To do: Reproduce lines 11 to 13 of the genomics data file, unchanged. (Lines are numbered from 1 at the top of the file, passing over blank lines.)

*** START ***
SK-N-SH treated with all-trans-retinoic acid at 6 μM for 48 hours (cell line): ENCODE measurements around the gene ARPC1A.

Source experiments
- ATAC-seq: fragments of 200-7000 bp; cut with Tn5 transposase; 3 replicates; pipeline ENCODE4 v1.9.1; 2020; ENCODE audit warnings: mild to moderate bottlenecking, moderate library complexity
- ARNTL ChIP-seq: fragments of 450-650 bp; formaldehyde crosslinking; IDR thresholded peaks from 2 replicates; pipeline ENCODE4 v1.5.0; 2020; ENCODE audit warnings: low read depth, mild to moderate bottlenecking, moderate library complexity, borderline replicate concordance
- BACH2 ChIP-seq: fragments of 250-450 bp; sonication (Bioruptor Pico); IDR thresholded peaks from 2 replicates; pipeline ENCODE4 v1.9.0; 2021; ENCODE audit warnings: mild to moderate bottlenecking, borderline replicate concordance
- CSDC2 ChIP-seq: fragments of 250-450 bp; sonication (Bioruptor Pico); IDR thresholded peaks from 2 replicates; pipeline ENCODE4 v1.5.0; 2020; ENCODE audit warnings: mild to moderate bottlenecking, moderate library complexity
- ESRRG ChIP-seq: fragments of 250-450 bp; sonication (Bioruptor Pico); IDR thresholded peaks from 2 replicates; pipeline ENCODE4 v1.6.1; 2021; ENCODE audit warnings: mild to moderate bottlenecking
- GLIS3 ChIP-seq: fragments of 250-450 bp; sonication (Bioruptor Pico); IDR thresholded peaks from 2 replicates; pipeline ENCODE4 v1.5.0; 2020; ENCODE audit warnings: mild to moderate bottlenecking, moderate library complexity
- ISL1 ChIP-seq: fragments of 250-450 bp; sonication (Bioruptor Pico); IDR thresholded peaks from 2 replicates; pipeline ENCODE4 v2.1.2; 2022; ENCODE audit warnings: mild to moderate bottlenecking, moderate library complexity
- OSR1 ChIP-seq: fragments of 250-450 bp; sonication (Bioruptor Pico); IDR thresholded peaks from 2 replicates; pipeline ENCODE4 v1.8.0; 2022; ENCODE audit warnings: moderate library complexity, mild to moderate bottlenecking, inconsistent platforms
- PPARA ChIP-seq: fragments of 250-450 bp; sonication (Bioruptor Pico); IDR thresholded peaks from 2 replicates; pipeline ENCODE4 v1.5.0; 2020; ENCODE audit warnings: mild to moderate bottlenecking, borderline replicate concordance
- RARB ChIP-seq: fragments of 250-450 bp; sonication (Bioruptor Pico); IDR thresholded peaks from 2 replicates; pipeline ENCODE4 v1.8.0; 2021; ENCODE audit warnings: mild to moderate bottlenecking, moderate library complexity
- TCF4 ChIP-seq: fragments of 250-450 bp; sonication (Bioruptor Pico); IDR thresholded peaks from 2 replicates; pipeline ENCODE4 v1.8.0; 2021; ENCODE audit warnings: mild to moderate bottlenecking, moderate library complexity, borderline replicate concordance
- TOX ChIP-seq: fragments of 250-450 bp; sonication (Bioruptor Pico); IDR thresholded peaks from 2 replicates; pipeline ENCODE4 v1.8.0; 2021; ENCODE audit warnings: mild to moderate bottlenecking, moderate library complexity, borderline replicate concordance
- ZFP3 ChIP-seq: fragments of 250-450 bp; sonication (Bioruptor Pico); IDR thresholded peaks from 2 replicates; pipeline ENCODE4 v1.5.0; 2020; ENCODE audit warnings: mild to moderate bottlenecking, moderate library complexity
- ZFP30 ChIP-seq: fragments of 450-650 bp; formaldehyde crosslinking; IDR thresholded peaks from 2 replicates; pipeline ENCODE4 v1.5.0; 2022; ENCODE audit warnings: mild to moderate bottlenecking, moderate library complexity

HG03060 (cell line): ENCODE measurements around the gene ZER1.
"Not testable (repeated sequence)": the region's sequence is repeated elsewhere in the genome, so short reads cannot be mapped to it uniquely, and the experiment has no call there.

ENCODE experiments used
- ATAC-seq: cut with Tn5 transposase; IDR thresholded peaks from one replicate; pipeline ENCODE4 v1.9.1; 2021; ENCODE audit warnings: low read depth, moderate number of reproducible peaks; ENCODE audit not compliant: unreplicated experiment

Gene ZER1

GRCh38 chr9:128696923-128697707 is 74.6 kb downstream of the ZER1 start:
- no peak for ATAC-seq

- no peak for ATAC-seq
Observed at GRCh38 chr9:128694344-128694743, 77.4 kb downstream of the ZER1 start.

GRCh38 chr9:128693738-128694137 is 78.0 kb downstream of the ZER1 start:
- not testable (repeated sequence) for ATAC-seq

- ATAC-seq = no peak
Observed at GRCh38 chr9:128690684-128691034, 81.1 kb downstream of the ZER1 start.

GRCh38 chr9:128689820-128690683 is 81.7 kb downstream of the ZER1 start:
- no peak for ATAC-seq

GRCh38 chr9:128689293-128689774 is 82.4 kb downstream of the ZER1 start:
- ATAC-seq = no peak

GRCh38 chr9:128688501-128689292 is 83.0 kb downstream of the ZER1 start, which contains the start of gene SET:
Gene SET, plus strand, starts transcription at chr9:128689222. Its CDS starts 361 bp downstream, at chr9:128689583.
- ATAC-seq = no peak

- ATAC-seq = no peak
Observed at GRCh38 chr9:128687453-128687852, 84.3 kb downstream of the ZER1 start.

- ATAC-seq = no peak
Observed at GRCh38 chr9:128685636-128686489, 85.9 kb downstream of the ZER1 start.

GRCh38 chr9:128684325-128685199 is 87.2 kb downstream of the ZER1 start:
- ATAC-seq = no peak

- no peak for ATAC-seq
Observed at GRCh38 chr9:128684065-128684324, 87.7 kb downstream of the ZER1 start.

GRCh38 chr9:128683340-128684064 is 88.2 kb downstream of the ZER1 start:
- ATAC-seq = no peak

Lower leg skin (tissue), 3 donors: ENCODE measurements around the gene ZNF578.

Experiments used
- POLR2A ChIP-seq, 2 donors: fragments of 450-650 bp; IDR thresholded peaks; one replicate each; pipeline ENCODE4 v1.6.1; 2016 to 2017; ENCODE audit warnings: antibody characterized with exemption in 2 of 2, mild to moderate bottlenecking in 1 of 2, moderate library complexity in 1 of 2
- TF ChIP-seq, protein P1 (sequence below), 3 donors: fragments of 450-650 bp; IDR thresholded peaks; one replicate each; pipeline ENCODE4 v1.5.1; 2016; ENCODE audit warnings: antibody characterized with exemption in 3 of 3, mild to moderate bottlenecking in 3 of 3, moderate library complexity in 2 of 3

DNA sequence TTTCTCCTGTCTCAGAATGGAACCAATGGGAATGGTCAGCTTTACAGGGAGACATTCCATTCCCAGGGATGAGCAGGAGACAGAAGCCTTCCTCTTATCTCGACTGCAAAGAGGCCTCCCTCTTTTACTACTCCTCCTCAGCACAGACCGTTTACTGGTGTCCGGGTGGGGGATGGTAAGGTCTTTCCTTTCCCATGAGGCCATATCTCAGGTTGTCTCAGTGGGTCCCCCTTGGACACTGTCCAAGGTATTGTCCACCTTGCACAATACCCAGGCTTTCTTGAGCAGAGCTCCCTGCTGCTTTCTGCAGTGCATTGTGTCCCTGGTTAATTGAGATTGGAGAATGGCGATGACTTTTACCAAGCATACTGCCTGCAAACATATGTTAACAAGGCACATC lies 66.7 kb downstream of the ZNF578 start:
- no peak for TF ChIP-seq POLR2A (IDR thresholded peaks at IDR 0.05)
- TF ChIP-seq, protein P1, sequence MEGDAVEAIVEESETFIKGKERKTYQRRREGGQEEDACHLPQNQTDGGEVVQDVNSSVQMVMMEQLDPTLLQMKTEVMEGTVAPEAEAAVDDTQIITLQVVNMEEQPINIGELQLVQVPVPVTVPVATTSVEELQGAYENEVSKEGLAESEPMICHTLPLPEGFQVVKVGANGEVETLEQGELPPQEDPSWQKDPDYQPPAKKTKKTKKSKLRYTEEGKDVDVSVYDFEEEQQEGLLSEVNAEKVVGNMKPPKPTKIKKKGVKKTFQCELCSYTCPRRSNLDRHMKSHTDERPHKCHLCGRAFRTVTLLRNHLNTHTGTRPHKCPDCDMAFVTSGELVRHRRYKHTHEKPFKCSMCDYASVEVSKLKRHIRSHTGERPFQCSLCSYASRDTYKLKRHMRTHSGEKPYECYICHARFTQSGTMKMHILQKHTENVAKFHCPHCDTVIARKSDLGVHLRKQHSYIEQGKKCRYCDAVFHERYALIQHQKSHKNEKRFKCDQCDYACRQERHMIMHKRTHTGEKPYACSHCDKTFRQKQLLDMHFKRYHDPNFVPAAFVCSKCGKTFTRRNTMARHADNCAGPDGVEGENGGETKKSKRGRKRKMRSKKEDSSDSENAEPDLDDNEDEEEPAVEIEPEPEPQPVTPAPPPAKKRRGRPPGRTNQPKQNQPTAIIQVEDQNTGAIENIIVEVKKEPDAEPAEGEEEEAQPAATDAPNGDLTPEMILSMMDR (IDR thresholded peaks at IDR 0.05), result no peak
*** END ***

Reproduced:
- PPARA ChIP-seq: fragments of 250-450 bp; sonication (Bioruptor Pico); IDR thresholded peaks from 2 replicates; pipeline ENCODE4 v1.5.0; 2020; ENCODE audit warnings: mild to moderate bottlenecking, borderline replicate concordance
- RARB ChIP-seq: fragments of 250-450 bp; sonication (Bioruptor Pico); IDR thresholded peaks from 2 replicates; pipeline ENCODE4 v1.8.0; 2021; ENCODE audit warnings: mild to moderate bottlenecking, moderate library complexity
- TCF4 ChIP-seq: fragments of 250-450 bp; sonication (Bioruptor Pico); IDR thresholded peaks from 2 replicates; pipeline ENCODE4 v1.8.0; 2021; ENCODE audit warnings: mild to moderate bottlenecking, moderate library complexity, borderline replicate concordance